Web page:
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5 NYC Doctors Charged With Accepting Bribes For Prescribing Opioid 50 Times Stronger Than Heroin

The doctors are accused of accepting money, free meals, and even lap dances at a strip club in exchange for pushing prescriptions of a highly potent drug.

By Sharon Lynn Pruitt

In the midst of America’s opioid crisis, five New York City doctors have been charged with accepting bribes and kickbacks from a pharmaceutical company in exchange for prescribing high volumes of the powerful opioid Subsys, a fentanyl-based pain medication spray typically prescribed to cancer patients. As a refresher: Fentanyl is driving the rapid rise in opioid overdose deaths. It is 50x stronger than heroin, and 100x stronger than morphine, according to the Center for Disease Control and Prevention.

Federal prosecutors say that Drs. Gordon Freedman, Jeffrey Goldstein, Todd Schlifstein, Dialecti Voudouris, and Alexandru Burducea accepted more than $800,000 from Insys Therapeutics Inc. since August 2012 in return for pushing prescriptions of Subsys, a fentanyl-based pain medication, onto as many patients as possible. The five were “indicted on conspiracy and other charges that carry up to 20 years in prison,” according to NBC News. All five doctors have pleaded not guilty and were released on $200,000 bond each.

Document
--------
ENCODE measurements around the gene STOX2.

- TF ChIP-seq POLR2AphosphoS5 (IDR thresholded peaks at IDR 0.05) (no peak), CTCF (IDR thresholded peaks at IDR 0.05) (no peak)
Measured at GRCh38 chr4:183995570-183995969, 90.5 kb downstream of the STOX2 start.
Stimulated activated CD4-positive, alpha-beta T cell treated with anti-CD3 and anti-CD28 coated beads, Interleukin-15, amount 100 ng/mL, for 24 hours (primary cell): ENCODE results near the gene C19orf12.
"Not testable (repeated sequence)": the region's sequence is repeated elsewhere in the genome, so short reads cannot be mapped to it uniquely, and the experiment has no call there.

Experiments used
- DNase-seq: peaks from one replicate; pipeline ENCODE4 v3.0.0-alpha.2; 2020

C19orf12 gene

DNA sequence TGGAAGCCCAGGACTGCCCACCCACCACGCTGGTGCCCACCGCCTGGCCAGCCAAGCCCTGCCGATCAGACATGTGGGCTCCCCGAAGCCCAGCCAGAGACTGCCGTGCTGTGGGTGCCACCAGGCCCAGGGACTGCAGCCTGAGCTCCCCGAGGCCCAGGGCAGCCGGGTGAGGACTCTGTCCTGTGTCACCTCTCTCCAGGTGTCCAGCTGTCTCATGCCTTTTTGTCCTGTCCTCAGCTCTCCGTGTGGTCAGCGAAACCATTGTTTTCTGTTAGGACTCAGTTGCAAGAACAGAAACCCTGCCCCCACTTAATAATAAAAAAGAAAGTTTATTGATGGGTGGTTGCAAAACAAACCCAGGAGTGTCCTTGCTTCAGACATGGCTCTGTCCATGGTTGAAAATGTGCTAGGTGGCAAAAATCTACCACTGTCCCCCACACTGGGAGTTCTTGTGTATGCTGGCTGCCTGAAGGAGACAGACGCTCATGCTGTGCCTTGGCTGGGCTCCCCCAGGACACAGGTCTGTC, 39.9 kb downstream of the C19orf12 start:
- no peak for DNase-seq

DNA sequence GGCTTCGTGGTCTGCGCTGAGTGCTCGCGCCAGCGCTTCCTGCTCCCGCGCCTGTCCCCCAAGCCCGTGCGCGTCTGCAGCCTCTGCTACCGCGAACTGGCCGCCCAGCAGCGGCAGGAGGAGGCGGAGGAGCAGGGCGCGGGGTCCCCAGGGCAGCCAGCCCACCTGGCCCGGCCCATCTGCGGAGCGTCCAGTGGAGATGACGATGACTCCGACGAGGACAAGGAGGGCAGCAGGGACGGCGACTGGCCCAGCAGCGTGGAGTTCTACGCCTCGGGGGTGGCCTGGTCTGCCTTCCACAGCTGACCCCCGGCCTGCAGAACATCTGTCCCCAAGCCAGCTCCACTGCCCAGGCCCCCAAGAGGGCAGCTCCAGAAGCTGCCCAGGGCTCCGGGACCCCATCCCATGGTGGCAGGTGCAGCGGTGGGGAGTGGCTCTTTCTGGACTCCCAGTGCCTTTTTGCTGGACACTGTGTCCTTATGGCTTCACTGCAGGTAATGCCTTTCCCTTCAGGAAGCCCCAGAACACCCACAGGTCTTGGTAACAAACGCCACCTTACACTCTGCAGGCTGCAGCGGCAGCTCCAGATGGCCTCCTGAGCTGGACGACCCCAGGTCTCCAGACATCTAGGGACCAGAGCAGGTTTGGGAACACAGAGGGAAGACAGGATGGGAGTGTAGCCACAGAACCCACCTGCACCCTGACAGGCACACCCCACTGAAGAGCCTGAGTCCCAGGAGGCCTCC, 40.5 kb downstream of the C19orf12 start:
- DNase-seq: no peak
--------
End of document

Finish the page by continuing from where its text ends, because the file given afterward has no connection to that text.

The money was reportedly labeled as "speaker fees." However, while the purpose of Insys’ “Speakers Bureau” was reportedly to teach others in the healthcare field about Subsys, in reality, prosecutors claimed, the speaking events were social gatherings with attendance sign-in sheets filled with forged signatures. Perks of their partnership included tickets to sporting events, free meals, casino and nightclub outings, and even lap dances at a strip club, NBC News reports. According to the 75-page indictment unsealed on March 16, Goldstein has even been accused of smoking pot and snorting cocaine before or during his speaking appearances.

The indictment included emails between Insys sales reps and the doctors.